This week's dose of organic headlines, updates, resources, goodies, and recipes courtesy of dsnodgrass...
The Environmental Working Group has consistently been a fantastic resource for tracking the toxic assault we experience in our food, cosmetics, air, water, etc. They've released their latest list of non-organic produce with the highest amounts of pesticides, and celery is king, averaging 67 different pesticides.
So here you go - the good, the bad, and the toxic, via CNN.
The Dirty Dozen
Sweet bell peppers
Spinach, kale and collard greens
Not all non-organic fruits and vegetables have a high pesticide level. Some produce has a strong outer layer that provides a defense against pesticide contamination. The group found a number of non-organic fruits and vegetables dubbed the "Clean 15" that contained little to no pesticides.
The Clean 15
James McWilliams melds freakonomics, organic agriculture, and global warming.
In 2008, the Rodale Institute—an organization dedicated to the promotion of organic agriculture—published a widely noted report entitled “Regenerative Organic Farming: A Solution to Global Warming.” The takeaway was that organic agriculture, due to its reliance on biological rather than chemical methods, could substantially reduce carbon emissions generated by the agricultural sector. Rodale predicted that if the world’s 3.5 billion acres of arable land were placed under organic production, 40 percent of global carbon emissions would be immediately sequestered.
It was an impressive projection and, as far as I can tell, an accurate one. Organic farming’s use of cover crops and composted manure is a remarkably effective way to sequester carbon dioxide. The Rodale report continues to garner widespread attention. As recently as a month ago, Peter Melchett, Policy Director of the U.K.’s Soil Association, championed the assertion that organic agriculture reduces global warming. He spoke as if the claim was conventional wisdom—which, in a way, it is.
But this bit of conventional wisdom is not as simple as it seems. Yes, organic methods sequester more carbon dioxide than conventional ones. But the ultimate culprit behind agriculture-driven climate change isn’t carbon dioxide. Instead, it’s methane and nitrous oxide—two gasses conspicuously absent from the Rodale study. Agricultural production in the U.S. accounts for only 7 percent of overall carbon dioxide emissions. By contrast, it accounts for 19-25 percent of methane emissions and 70-75 percent of nitrous oxide emissions. Methane, according to the EPA, is 23 times more potent a GHG than carbon dioxide. Nitrous oxide is 310 times as potent.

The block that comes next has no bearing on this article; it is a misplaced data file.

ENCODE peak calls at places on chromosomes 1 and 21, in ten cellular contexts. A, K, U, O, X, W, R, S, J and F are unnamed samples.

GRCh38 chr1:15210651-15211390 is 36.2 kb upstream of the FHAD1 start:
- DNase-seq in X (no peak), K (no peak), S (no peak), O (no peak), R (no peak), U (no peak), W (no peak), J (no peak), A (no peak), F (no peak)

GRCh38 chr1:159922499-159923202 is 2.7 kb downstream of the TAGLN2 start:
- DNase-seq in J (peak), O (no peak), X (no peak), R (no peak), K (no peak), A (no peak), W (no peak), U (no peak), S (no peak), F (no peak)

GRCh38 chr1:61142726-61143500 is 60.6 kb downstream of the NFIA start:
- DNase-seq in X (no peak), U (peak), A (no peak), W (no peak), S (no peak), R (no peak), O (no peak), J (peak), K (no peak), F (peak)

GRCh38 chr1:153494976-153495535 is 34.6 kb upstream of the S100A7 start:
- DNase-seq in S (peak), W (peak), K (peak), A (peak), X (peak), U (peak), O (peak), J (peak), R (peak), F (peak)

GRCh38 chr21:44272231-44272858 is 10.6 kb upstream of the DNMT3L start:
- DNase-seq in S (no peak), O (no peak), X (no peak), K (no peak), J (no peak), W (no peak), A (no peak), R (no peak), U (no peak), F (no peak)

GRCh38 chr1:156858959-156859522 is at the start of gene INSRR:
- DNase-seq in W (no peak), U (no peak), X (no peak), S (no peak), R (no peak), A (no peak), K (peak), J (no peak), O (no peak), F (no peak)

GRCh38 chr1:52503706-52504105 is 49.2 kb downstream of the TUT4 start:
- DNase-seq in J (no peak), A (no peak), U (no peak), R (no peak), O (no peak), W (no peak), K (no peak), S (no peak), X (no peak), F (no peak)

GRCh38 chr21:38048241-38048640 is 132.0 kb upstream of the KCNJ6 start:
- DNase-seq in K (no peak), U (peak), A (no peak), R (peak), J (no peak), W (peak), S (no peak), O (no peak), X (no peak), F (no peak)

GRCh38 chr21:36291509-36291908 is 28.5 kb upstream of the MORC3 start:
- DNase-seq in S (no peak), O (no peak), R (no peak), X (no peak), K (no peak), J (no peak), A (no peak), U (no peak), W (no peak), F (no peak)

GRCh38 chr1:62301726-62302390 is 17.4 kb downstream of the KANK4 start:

So the key question, as far as GHG emissions and agriculture goes, is not how much carbon dioxide organic agriculture sequesters. Instead, it’s how much methane and nitrous oxide it sequesters. And this question, like any controversial topic in agriculture, is riddled with caveats and qualifications. A recent conference in France dedicated to organic agriculture and climate change found that, in some cases, organic systems sometimes had higher GHG emissions and that, in other cases, conventional systems had higher levels of output. “The data,” it judiciously observed, “are very variable according to the situation and the production system.”
Not all assessments of the issue have been so moderate. The most aggressive (and, at the same time, legitimate) answer I could find came from Dr. Steve Savage, a plant pathologist and agricultural consultant based in California. Savage, who dutifully expresses deep admiration for organic production, nonetheless came to the stark conclusion that, regarding GHG emissions and organic agriculture, “gain in soil carbon on an organic farm comes at the substantial carbon cost of methane and nitrous oxide emissions.”
A vastly overlooked source of dangerous toxins is the cosmetic industry. Rodolphe Balz is one of the people trying to change this.
When the cosmetics giant L’Oréal bought Sanoflore in 2006, many commentators saw it as a sign that organic makeup and personal care had finally broken into the mainstream of the beauty business.
Founded as an organic aromatherapy company in 1986 by Rodolphe Balz, Sanoflore, based in this small village in the Drôme region of southeast France, had branched out into beauty products, building up annual sales of about €15 million, or $18.3 million, and had 147 employees.
Mr. Balz, a lifelong advocate of “green chemistry,” a plant-based alternative to petrochemistry, had integrated the entire production process for organic aromatherapy products, essential oils and cosmetics. Local farmers were brought on board to cooperatively produce organic plants, and Sanoflore formed partnerships with farmers in other countries.
“When we first started out, people saw us as Indians in the mountains,” said Mr. Balz, speaking of his early years as an organic pioneer, at a time when the organics movement was still seen by many as marginal and suspect.
Today, the values that Mr. Balz helped to establish are on the verge of becoming basic certification requirements for cosmetic companies around the world seeking to describe their products as organic.